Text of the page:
Every Monday, I spotlight a random episode of M*A*S*H, providing a brief review and asking readers to offer their thoughts.
“Blood Brothers” (#212, 9×18)
Originally Broadcast: Monday, April 6th, 1981
Written by David Pollock & Elias Davis
Directed by Harry Morgan
Capsule Summary: While Father Mulcahy prepares for a visit from an Army cardinal, Hawkeye grapples with how to tell a wounded soldier he has leukemia.
This episode may be best remembered for guest starring the late Patrick Swayze a number of years before he became wildly famous for his roles in films like Dirty Dancing and Ghost. His character, Gary Sturgis, serves as a bridge between the A and B stories. The title clearly refers to the friendship between Sturgis and the severely wounded Dan, and the offer to donate blood that leads Hawkeye to discover Sturgis has leukemia. I suppose that makes it the A story.
I had forgotten that Sturgis had leukemia and for some reason thought he had hepatitis and was just upset he could not donate blood to his friend. That would have made for a very different episode and would have meant not seeing Hawkeye try to decide what to tell Sturgis, worrying that knowing his fate would alter how he spent his last months. B.J. asks Hawkeye whether he’d want to know. Hawkeye’s response is deep: “Would you want to tell me?” Ultimately he decides to tell Sturgis, which was probably the right thing to do.
Father Mulcahy’s B story had some laughs courtesy of Rizzo and Igor, but was like the A story primarily dramatic. This wasn’t the first episode to involve a visit to the 4077th by someone higher up the Army’s religious food chain (I’m thinking of Ned Beatty’s Colonel Hollister in Season 4’s “Dear Peggy”). There were moments while rewatching the episode when I felt William Christopher was perhaps overdoing it just a bit with his reactions, particularly his speech in the Officers’ Club when Roy and Dennis are fighting.
I’m also torn on how to take Father Mulcahy’s sermon. It worked well up until he “revealed” that he was the first man in his story and then it got a little too emotional. We know from other episodes that Mulcahy sometimes felt unappreciated at the 4077th and by the military (or at least wondered if he was doing any good) so it fits that he would worry that he was looking for recognition from Cardinal Reardon.
Perhaps he decided after sitting up all night talking with Sturgis that by trying to shut down the craps game for a few days or asking Igor to take down the portrait of Mona, he was only trying to impress Reardon. After all, he didn’t want to stop the craps game forever. Was his aim to make the 4077th look good for Reardon or himself look good? Maybe that realization led to his emotional sermon.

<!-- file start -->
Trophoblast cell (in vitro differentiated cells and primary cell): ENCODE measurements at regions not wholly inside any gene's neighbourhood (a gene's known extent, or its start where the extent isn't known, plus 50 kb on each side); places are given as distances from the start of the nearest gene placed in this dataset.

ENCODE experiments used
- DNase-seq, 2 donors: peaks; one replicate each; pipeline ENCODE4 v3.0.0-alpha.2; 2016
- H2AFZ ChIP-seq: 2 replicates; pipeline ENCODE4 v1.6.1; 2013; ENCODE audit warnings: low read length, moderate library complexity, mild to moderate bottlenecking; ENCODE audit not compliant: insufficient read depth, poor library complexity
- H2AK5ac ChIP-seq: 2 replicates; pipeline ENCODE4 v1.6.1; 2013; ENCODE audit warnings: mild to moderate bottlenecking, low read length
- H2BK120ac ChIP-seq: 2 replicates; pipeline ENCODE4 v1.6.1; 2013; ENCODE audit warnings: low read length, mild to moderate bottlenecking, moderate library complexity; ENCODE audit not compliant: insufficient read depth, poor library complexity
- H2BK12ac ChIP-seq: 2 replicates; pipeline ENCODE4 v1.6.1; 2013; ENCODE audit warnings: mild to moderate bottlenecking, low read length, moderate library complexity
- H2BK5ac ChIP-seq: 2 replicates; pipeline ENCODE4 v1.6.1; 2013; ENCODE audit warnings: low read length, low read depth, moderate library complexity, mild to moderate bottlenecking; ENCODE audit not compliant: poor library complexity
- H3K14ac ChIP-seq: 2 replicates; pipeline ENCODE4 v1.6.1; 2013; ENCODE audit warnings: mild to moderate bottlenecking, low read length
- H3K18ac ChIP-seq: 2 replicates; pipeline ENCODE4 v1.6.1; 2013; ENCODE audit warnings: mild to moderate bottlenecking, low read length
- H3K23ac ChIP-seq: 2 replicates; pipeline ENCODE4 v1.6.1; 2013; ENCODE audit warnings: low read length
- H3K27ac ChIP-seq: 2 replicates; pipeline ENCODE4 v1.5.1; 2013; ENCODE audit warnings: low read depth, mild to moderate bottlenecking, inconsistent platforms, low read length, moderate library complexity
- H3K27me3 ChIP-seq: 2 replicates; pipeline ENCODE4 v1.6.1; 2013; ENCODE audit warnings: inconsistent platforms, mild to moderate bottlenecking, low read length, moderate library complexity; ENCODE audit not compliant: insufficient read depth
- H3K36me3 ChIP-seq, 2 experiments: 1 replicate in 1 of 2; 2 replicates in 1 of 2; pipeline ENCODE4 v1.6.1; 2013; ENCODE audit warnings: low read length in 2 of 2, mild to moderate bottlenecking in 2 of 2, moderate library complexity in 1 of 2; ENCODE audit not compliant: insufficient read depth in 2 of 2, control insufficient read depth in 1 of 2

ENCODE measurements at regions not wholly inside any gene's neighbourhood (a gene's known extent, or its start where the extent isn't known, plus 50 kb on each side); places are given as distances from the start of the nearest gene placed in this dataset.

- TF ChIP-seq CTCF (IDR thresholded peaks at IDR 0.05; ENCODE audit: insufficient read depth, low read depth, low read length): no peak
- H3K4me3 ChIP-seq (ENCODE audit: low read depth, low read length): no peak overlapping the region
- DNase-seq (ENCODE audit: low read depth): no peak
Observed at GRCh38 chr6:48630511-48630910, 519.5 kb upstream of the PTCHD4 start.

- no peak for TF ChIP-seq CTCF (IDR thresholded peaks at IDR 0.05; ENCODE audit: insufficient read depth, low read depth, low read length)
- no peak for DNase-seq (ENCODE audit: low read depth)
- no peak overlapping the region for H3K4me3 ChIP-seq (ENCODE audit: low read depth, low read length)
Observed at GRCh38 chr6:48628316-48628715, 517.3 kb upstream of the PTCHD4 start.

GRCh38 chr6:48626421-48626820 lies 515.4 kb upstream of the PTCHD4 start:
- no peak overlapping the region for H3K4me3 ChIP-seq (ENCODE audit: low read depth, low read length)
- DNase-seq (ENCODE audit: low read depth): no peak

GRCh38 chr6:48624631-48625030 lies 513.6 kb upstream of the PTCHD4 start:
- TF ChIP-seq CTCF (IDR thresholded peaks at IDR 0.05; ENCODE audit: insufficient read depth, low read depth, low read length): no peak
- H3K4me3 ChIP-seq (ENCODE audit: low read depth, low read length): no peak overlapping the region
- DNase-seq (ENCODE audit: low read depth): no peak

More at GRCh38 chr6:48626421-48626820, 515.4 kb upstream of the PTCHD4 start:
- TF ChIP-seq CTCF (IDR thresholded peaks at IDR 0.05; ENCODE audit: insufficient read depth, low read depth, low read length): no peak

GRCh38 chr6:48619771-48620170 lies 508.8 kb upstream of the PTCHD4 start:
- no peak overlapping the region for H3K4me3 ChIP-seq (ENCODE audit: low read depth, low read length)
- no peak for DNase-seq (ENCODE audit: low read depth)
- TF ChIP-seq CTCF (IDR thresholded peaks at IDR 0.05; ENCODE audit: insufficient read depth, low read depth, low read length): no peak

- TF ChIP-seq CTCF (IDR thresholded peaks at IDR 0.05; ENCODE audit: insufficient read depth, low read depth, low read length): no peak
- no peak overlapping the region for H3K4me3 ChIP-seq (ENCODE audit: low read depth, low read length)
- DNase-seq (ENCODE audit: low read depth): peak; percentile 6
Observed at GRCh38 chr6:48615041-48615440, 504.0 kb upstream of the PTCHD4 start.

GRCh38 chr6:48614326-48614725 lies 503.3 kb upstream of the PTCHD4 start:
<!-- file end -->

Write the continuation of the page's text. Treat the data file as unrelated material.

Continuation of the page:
It’s a rare episode when Rizzo has more screen time than members of the main cast. David Ogden Stiers had so little to do in this episode that until I went back and checked I thought perhaps he had directed it. Imagine my surprise to discover it was in fact Harry Morgan directing. Margaret has a very limited role as well. Klinger’s is only slightly larger.
I think my favorite line in this episode is Rizzo’s response to Father Mulcahy in the supply tent:
“Father, please, try and see my side of it. What if peace is declared tomorrow and they ship us all home before I have time to shear these sheep?”
The best scene, however, has to be the introductions after Cardinal Reardon arrives:
Mulcahy: “May I introduce our company commander, Colonel Potter, and our company clerk, Corporal Klinger.”
Bratton: “Chaplain, Corporal.”
Potter: “Cardinal. Corporal, show the cardinal to his quarters.”
Has the pin-up of Mona always been behind the bar in the Officers’ Club? Also, I wonder if it is an actual Korean War era pin-up or something the art department cooked up?
I can’t be the only one who thought Cardinal Reardon really wanted a drink when he first arrived at the 4077th. Why else would he keep asking about the Officers’ Club?